Advances in OS Lab Programs techni(ues for creating threads in Aava program. One approach is to create a new c ass that is derived from the thread c ass and to override its run<= method. An a ternative and more common ! used techni(ue is to define a c ass that imp ements the 9un ab e interface. hreading Issues Some of the issues to consider a mu tithreaded program uses s!stems are &he fork<= s!stem ca #xec<= s!stem ca ;or7<= and exec<=system call, fork is used to create a separate$ dup icate process. If one thread in a program ca s does the new process dup icate a threads$ or is the process. Some "%I4 s!stems have chosen to have two version of fork<=$ one that dup icates a threads and another that dup icates on ! the thread that invoked the fork<= s!stem ca . &he program specified in the parameters to ecec<= wi rep ace the process. *up icating on ! the ca ing threads is appropriate$ the separate process does not ca exec<= after forking the separate process shou d dup icate a threads. 'ource $ode, import 3ava.uti .9andom8 import 3ava.io.D8 pub ic c ass Create&hreads E pub ic static void main<String argsFG= E tr! E int noOf&hreads8 'uffered9eader br H new 'uffered9eader<new InputStream9eader< S!stem.in==8 S!stem.out.print n<I#nter the 9e(uired %umber Of &hreadsJnI=8 noOf&hreadsH Integer.parseInt<br.readLine<==8 for <int index H -8 index K noOf&hreads8 indexLL= E Prime%um&hread P H new Prime%um&hread<=8 M

*ept. of CS#$ AI&$ 'anga ore

+-

,-++)+,

Advances in OS Lab Programs M catch <#xception e= M M//end of main method M//end of c ass Create&hreads c ass Prime%um&hread extends &hread E Prime%um&hread<= E start<=8 M pub ic void run<= E 9andom randomOb3ectHnew 9andom<=8 int upperLimitHrandomOb3ect.nextInt<,-=8 S!stem.out.print n<I&he upper imit of ILPrime%um&hread.current&hread<=LI is ILupperLimitLIJnJnI=8 for<int iH,8iKHupperLimit8iLL= E if<isPrime%um<i== S!stem.out.print n<I&hread%ame. ILPrime%um&hread.current&hread<=.get%ame<=LI And ILIprime%umber within.ILupperLimitLI)))N I Li=8 tr! E s eep<+---=8 M catch<Interrupted#xception e=EM M M//end of run method pub ic boo ean isPrime%um<int num= E boo ean f agH true8

*ept. of CS#$ AI&$ 'anga ore

++

,-++)+,

Advances in OS Lab Programs int imit H <int= 1ath.s(rt<num=8 for <int index H ,8 index KH imit8 indexLL= E if <num O index HH -= E f ag H fa se8 break8 M M return f ag8 M//end of is Prime%um method M// end of Prime%um &hread c ass "utput #nter the 9e(uired %umber Of &hreads ; &he upper imit of &hreadF&hread)-$;$mainG is + &he upper imit of &hreadF&hread),$;$mainG is C &he upper imit of &hreadF&hread):$;$mainG is +C &hread%ame. &hread): And prime%umber within.+C)))N , &he upper imit of &hreadF&hread)+$;$mainG is &he upper imit of &hreadF&hread)6$;$mainG is +; &hread%ame. &hread), And prime%umber within.C)))N , &hread%ame. &hread)6 And prime%umber within.+;)))N , &hread%ame. &hread): And prime%umber within.+C)))N 6 &hread%ame. &hread)6 And prime%umber within.+;)))N 6 &hread%ame. &hread), And prime%umber within.C)))N 6 &hread%ame. &hread)6 And prime%umber within.+;)))N ; &hread%ame. &hread), And prime%umber within.C)))N ; &hread%ame. &hread): And prime%umber within.+C)))N ; &hread%ame. &hread), And prime%umber within.C)))N ? &hread%ame. &hread): And prime%umber within.+C)))N ? &hread%ame. &hread)6 And prime%umber within.+;)))N ?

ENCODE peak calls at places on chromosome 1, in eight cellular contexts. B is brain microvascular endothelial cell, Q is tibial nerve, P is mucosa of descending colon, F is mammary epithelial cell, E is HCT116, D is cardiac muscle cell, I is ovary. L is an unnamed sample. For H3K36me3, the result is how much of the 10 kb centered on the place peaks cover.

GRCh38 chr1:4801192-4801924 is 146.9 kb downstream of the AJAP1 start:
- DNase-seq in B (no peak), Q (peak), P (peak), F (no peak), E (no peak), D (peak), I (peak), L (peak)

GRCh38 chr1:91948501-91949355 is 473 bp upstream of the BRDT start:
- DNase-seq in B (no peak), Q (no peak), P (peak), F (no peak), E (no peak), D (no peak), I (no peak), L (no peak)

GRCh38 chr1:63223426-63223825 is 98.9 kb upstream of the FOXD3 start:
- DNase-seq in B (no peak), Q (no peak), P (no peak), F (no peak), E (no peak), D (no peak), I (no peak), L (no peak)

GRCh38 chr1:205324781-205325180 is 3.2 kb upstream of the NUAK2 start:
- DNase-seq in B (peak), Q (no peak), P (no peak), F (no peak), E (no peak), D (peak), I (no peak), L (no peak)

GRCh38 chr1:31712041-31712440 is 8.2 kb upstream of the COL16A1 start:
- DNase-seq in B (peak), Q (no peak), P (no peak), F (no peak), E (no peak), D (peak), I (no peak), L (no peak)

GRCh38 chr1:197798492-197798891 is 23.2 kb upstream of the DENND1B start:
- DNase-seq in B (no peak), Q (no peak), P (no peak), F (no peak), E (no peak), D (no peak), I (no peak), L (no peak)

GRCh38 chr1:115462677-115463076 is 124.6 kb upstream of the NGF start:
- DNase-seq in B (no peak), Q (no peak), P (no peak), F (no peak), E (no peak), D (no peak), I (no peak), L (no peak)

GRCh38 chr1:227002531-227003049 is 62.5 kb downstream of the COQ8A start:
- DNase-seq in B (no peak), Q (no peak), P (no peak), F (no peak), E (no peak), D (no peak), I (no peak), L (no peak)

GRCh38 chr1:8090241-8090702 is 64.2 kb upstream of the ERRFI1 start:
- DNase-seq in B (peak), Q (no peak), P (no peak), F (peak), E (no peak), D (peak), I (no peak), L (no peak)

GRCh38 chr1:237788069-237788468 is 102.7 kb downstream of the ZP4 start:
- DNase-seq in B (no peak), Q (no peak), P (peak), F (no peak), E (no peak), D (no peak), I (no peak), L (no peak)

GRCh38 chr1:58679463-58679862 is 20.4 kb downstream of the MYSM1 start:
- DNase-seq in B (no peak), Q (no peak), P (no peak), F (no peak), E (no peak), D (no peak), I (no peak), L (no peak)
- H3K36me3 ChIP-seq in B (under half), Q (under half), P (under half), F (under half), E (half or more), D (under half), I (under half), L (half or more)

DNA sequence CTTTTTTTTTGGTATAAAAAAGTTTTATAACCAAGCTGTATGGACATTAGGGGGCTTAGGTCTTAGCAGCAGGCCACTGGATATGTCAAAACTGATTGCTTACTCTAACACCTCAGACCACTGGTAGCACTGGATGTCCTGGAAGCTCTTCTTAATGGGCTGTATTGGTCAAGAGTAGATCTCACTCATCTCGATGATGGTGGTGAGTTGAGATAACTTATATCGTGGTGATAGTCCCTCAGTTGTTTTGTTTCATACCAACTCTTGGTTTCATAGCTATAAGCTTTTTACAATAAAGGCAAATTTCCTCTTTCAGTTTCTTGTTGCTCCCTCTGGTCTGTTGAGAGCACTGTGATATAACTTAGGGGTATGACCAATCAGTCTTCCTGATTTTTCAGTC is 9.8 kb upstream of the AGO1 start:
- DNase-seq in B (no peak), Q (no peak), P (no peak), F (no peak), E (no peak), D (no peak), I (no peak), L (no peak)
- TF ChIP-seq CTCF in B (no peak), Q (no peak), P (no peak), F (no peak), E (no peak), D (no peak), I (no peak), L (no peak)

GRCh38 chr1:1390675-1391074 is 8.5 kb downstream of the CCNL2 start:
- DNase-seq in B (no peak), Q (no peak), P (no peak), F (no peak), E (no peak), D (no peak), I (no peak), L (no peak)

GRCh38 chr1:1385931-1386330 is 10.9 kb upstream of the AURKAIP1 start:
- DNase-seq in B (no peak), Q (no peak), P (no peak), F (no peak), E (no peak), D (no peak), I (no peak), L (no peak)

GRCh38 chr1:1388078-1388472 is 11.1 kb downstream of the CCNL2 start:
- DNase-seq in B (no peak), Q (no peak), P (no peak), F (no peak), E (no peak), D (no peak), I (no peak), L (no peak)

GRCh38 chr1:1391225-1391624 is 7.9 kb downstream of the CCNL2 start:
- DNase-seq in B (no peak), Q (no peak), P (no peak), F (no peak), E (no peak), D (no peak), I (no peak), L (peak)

*ept. of CS#$ AI&$ 'anga ore

+,

,-++)+,

Advances in OS Lab Programs &hread%ame. &hread)6 And prime%umber within.+;)))N ++ &hread%ame. &hread): And prime%umber within.+C)))N ++ &hread%ame. &hread)6 And prime%umber within.+;)))N +6 &hread%ame. &hread): And prime%umber within.+C)))N +6 &hread%ame. &hread): And prime%umber within.+C)))N +? &hread%ame. &hread): And prime%umber within.+C)))N +C #nter the 9e(uired %umber Of &hreads + &he upper imit of &hreadF&hread)-$;$mainG is +@ &hread%ame. &hread)- And prime%umber within.+@)))N , &hread%ame. &hread)- And prime%umber within.+@)))N 6 &hread%ame. &hread)- And prime%umber within.+@)))N ; &hread%ame. &hread)- And prime%umber within.+@)))N ? &hread%ame. &hread)- And prime%umber within.+@)))N ++ &hread%ame. &hread)- And prime%umber within.+@)))N +6 &hread%ame. &hread)- And prime%umber within.+@)))N +?

IN !"D#$ I"N %rocess is a program in execution. Process is a passive entit! with a program counter specif!ing the next instruction to execute and a set of associated resources. #ach process is represented in the operating s!stem b! a process control bloc7 <%$*= a so ca ed a tas7 control bloc7. It contains information such as process state$ program counter$ cpu registers. 'ystem calls,

*ept. of CS#$ AI&$ 'anga ore

+6

,-++)+,

Advances in OS Lab Programs It provide the interface between a process and the operating s!stem. It is a routine bui t in the kerne to perform function that re(uires communication with the s!stem0s hardware. A activities re ated to fi e hand ing$ process and memor! management and maintenance of user and s!stem information are hand ed b! the kerne using these s!stem ca s. 5or examp e. when we execute a C program$ the CP" runs in user mode ti a s!stem ca is invoked. In this mode$ the process has access to a imited section of the computer0s memor! and can execute a restricted set of machine instructions. 7owever$ when the process invokes a s!stem ca $ the CP" switches from user mode to a more privi eged mode i.e.$ the kerne mode. In this mode$ it0s kerne that runs on beha f of the user. After the s!stem ca has returned$ the CP" switches back to user mode for further execution. &he "nix and Linux Os uti izes same s!stem ca s. Portab e Operating s!stem Interface for Computer #nvironments < POSI4.+=specifies the C API that contains the bui t)in S!stem ca s.

<the users= She s and commands Compi ers and interpreters S!stem ibraries S!stem) ca interface to the kerne